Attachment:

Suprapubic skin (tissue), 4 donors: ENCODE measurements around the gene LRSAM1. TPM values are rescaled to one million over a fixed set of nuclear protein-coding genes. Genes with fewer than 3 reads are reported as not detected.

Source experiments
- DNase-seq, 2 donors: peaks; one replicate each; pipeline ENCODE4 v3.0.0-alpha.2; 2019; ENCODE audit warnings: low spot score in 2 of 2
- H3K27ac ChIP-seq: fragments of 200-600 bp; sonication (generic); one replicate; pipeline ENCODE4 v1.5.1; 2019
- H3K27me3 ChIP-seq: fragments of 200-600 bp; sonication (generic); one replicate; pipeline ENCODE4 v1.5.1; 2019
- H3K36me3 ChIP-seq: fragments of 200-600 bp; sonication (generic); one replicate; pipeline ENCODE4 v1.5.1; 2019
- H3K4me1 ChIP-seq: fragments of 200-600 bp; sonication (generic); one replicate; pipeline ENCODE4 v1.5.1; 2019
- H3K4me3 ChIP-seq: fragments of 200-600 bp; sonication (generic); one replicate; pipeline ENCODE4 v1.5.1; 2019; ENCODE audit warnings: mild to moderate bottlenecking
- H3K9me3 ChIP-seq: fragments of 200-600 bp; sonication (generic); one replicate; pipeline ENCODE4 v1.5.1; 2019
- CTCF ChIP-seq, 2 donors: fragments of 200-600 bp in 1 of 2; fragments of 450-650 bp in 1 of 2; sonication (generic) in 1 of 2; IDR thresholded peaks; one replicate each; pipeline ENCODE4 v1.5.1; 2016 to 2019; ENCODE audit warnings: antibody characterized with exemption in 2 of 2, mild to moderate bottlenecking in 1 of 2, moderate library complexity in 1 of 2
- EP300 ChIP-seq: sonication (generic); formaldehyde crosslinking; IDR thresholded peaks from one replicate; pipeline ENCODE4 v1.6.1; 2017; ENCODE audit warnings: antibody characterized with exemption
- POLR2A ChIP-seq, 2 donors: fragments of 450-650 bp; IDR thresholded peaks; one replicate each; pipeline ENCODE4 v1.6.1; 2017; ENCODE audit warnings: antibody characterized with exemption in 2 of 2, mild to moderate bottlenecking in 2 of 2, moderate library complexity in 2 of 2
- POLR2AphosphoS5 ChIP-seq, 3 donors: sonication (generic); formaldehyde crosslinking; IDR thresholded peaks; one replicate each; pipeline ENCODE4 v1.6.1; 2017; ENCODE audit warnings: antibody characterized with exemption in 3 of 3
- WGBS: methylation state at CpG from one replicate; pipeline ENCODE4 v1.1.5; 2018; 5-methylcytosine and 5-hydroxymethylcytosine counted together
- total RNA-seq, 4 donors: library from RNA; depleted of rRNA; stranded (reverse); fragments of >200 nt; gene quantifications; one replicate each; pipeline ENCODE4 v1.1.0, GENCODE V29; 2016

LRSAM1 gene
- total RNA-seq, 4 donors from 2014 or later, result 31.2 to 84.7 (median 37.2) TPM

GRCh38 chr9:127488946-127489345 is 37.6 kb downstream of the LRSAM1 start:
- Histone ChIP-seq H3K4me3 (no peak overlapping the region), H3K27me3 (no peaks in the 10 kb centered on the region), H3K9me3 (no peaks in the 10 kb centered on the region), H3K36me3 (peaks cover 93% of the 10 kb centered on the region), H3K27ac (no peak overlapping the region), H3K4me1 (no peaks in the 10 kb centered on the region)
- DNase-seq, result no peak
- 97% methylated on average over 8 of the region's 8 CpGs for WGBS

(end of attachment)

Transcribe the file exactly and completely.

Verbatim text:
Suprapubic skin (tissue), 4 donors: ENCODE measurements around the gene LRSAM1. TPM values are rescaled to one million over a fixed set of nuclear protein-coding genes. Genes with fewer than 3 reads are reported as not detected.

Source experiments
- DNase-seq, 2 donors: peaks; one replicate each; pipeline ENCODE4 v3.0.0-alpha.2; 2019; ENCODE audit warnings: low spot score in 2 of 2
- H3K27ac ChIP-seq: fragments of 200-600 bp; sonication (generic); one replicate; pipeline ENCODE4 v1.5.1; 2019
- H3K27me3 ChIP-seq: fragments of 200-600 bp; sonication (generic); one replicate; pipeline ENCODE4 v1.5.1; 2019
- H3K36me3 ChIP-seq: fragments of 200-600 bp; sonication (generic); one replicate; pipeline ENCODE4 v1.5.1; 2019
- H3K4me1 ChIP-seq: fragments of 200-600 bp; sonication (generic); one replicate; pipeline ENCODE4 v1.5.1; 2019
- H3K4me3 ChIP-seq: fragments of 200-600 bp; sonication (generic); one replicate; pipeline ENCODE4 v1.5.1; 2019; ENCODE audit warnings: mild to moderate bottlenecking
- H3K9me3 ChIP-seq: fragments of 200-600 bp; sonication (generic); one replicate; pipeline ENCODE4 v1.5.1; 2019
- CTCF ChIP-seq, 2 donors: fragments of 200-600 bp in 1 of 2; fragments of 450-650 bp in 1 of 2; sonication (generic) in 1 of 2; IDR thresholded peaks; one replicate each; pipeline ENCODE4 v1.5.1; 2016 to 2019; ENCODE audit warnings: antibody characterized with exemption in 2 of 2, mild to moderate bottlenecking in 1 of 2, moderate library complexity in 1 of 2
- EP300 ChIP-seq: sonication (generic); formaldehyde crosslinking; IDR thresholded peaks from one replicate; pipeline ENCODE4 v1.6.1; 2017; ENCODE audit warnings: antibody characterized with exemption
- POLR2A ChIP-seq, 2 donors: fragments of 450-650 bp; IDR thresholded peaks; one replicate each; pipeline ENCODE4 v1.6.1; 2017; ENCODE audit warnings: antibody characterized with exemption in 2 of 2, mild to moderate bottlenecking in 2 of 2, moderate library complexity in 2 of 2
- POLR2AphosphoS5 ChIP-seq, 3 donors: sonication (generic); formaldehyde crosslinking; IDR thresholded peaks; one replicate each; pipeline ENCODE4 v1.6.1; 2017; ENCODE audit warnings: antibody characterized with exemption in 3 of 3
- WGBS: methylation state at CpG from one replicate; pipeline ENCODE4 v1.1.5; 2018; 5-methylcytosine and 5-hydroxymethylcytosine counted together
- total RNA-seq, 4 donors: library from RNA; depleted of rRNA; stranded (reverse); fragments of >200 nt; gene quantifications; one replicate each; pipeline ENCODE4 v1.1.0, GENCODE V29; 2016

LRSAM1 gene
- total RNA-seq, 4 donors from 2014 or later, result 31.2 to 84.7 (median 37.2) TPM

GRCh38 chr9:127488946-127489345 is 37.6 kb downstream of the LRSAM1 start:
- Histone ChIP-seq H3K4me3 (no peak overlapping the region), H3K27me3 (no peaks in the 10 kb centered on the region), H3K9me3 (no peaks in the 10 kb centered on the region), H3K36me3 (peaks cover 93% of the 10 kb centered on the region), H3K27ac (no peak overlapping the region), H3K4me1 (no peaks in the 10 kb centered on the region)
- DNase-seq, result no peak
- 97% methylated on average over 8 of the region's 8 CpGs for WGBS